Using Reader's Theater to Increase
Reading and Oral Fluency in the
EFL Classroom
Peg Reilly, English Language Fellow
Victo...
Reader’s Theater
OBJECTIVES
By the end of this Webinar, you will be able to:

•
•
•
•

Define Reader’s Theater
List several reasons to use ...
What is Reader’s Theater?
•
•
•
•

Teacher selects a story for students to tell.
Students practice and speak the dialog in...
Examples of Reader’s Theater
• Thematic, based on time of year:
• Save the Turkey!
• A Charlie Brown Christmas
• Christmas...
Why Use Reader’s Theater
• Students have fun with English
• Builds self-esteem and confidence
• Improves reading and pronu...
Why Use Reader’s Theater
• Students use their imagination to portray their
character (old, happy, silly, crazy, sad, serio...
Procedure
• Assign roles before first reading.
• Go through text together.
• Work on pronunciation, pausing, intonation an...
Selecting Text
• Select an authentic text.
• Divide text into number of parts for which you have
readers.

• OR Choose fro...
Reader’s Theater: Final Thoughts
• Reader’s theaters can be used with any age group and proficiency
level

•
•
•
•
•

Choo...
References
• Hins, M. (2005). Story theater. English Teaching Forum,43(1), 24-29. Retrieved from
http://americanenglish.st...
[RELO] Using Readers Theater in the EFL Classroom
[RELO] Using Readers Theater in the EFL Classroom
[RELO] Using Readers Theater in the EFL Classroom
[RELO] Using Readers Theater in the EFL Classroom
[RELO] Using Readers Theater in the EFL Classroom
[RELO] Using Readers Theater in the EFL Classroom
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[RELO] Using Readers Theater in the EFL Classroom

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Presented by Peg Reilly, the EFL based in Ibarra, Ecuador. Please find the webinar recording in this address http://youtu.be/MsGLtz0ItYY

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Transcript of "[RELO] Using Readers Theater in the EFL Classroom"

  1. 1. Using Reader's Theater to Increase Reading and Oral Fluency in the EFL Classroom Peg Reilly, English Language Fellow Victoria Proaño, College Horizons Teacher Ibarra, Ecuador January 8, 2014
  2. 2. Reader’s Theater
  3. 3. OBJECTIVES By the end of this Webinar, you will be able to: • • • • Define Reader’s Theater List several reasons to use Reader’s Theater Explain how to use Reader’s Theater Describe how Reader’s Theater increases reading and oral fluency
  4. 4. What is Reader’s Theater? • • • • Teacher selects a story for students to tell. Students practice and speak the dialog in the story. Students choose sound effects, props, and staging (where to stand). Chosen story: • Engaging • Fits proficiency level of students • Not too long (no more than 5-10minutes, depending on age/level of students)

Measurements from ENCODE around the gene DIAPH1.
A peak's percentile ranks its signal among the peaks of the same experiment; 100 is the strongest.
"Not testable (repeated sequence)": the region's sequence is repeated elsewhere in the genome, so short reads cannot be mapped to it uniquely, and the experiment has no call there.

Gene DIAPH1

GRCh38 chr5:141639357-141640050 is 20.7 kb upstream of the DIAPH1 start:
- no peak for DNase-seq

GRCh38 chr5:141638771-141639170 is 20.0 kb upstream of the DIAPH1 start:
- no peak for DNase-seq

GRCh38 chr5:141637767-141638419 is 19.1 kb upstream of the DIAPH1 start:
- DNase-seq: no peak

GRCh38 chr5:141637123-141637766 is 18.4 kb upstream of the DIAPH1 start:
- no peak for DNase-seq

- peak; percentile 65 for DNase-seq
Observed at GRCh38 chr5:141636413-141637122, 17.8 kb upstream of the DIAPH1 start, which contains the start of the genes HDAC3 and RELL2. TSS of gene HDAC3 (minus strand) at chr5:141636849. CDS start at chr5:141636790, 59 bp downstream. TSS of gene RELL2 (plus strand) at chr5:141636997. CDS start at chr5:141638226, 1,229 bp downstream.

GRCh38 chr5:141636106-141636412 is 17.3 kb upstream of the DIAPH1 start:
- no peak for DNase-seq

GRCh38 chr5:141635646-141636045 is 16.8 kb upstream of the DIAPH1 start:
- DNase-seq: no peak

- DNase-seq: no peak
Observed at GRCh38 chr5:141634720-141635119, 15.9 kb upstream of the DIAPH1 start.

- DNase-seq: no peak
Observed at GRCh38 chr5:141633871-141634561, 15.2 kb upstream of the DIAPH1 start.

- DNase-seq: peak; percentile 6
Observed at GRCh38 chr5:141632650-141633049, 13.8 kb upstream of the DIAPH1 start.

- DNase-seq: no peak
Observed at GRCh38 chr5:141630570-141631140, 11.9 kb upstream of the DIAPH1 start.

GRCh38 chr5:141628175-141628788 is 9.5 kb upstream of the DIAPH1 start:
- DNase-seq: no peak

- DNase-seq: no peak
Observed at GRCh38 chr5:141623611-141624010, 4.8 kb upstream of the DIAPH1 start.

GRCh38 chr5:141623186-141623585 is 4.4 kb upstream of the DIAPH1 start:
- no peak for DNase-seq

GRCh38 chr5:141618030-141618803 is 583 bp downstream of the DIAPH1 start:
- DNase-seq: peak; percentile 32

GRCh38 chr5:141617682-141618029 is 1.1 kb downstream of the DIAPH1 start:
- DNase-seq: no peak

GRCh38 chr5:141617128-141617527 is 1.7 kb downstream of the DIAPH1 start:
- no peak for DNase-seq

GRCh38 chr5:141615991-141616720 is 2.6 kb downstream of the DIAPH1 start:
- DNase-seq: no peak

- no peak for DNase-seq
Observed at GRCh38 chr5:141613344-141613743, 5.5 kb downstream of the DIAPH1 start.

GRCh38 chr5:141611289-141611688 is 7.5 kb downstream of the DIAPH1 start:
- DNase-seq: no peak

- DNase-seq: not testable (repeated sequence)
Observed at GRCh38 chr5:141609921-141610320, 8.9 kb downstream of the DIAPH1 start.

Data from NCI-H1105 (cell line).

5. 5. Examples of Reader’s Theater • Thematic, based on time of year: • Save the Turkey! • A Charlie Brown Christmas • Christmas around the World • It’s One of Those Crazy Holidays • A Baker’s Dozen
  6. 6. Why Use Reader’s Theater • Students have fun with English • Builds self-esteem and confidence • Improves reading and pronunciation skills • Universal themes easily understood, regardless of culture
  7. 7. Why Use Reader’s Theater • Students use their imagination to portray their character (old, happy, silly, crazy, sad, serious) • OK to use scripts—no need to memorize • Team effort—students support each other • Bottom line: IT’S REALLY FUN!
  8. 8. Procedure • Assign roles before first reading. • Go through text together. • Work on pronunciation, pausing, intonation and emotion. • Perform for an audience.
  9. 9. Selecting Text • Select an authentic text. • Divide text into number of parts for which you have readers. • OR Choose from a ready-made Reader’s Theater script. • Script should be engaging for your students. • Slightly more advanced than your students’ reading level Adapted from Taylor de Caballero, 2012
  10. 10. Reader’s Theater: Final Thoughts • Reader’s theaters can be used with any age group and proficiency level • • • • • Choosing the right story is key (teacher’s role) Reduces anxiety for more timid students Students use their imaginations to bring stories to life Students improve both reading and pronunciation skills “Students. . . recognize the words and their meaning and the meaning of a story.” (Hines, 2005)
  11. 11. References • Hins, M. (2005). Story theater. English Teaching Forum,43(1), 24-29. Retrieved from http://americanenglish.state.gov/files/ae/resource_files/05-43-1-e.pdf • Shepard, Aaron. http://www.aaronshep.com/ • Swink, E. (no date). One of those crazy holidays. Retrieved from http://skitguys.com/previews/scripts_pdf/One of Those Crazy Holidays-Sample.pdf • Taylor de Caballero, K. (2012). Introduction to readers theater for efl classrooms [Web]. Retrieved from http://api.ning.com/files/vn7M8FumlS8GJKAvhkEk*-*xEjGY3mlOPUD4hEuXxwb9X6WbTf1g7L2mjNbnISoxDJQJPU6N0E4ZawHM3LsiNGkJCtu0hO1/Reader sTheater_Taylor.pdf
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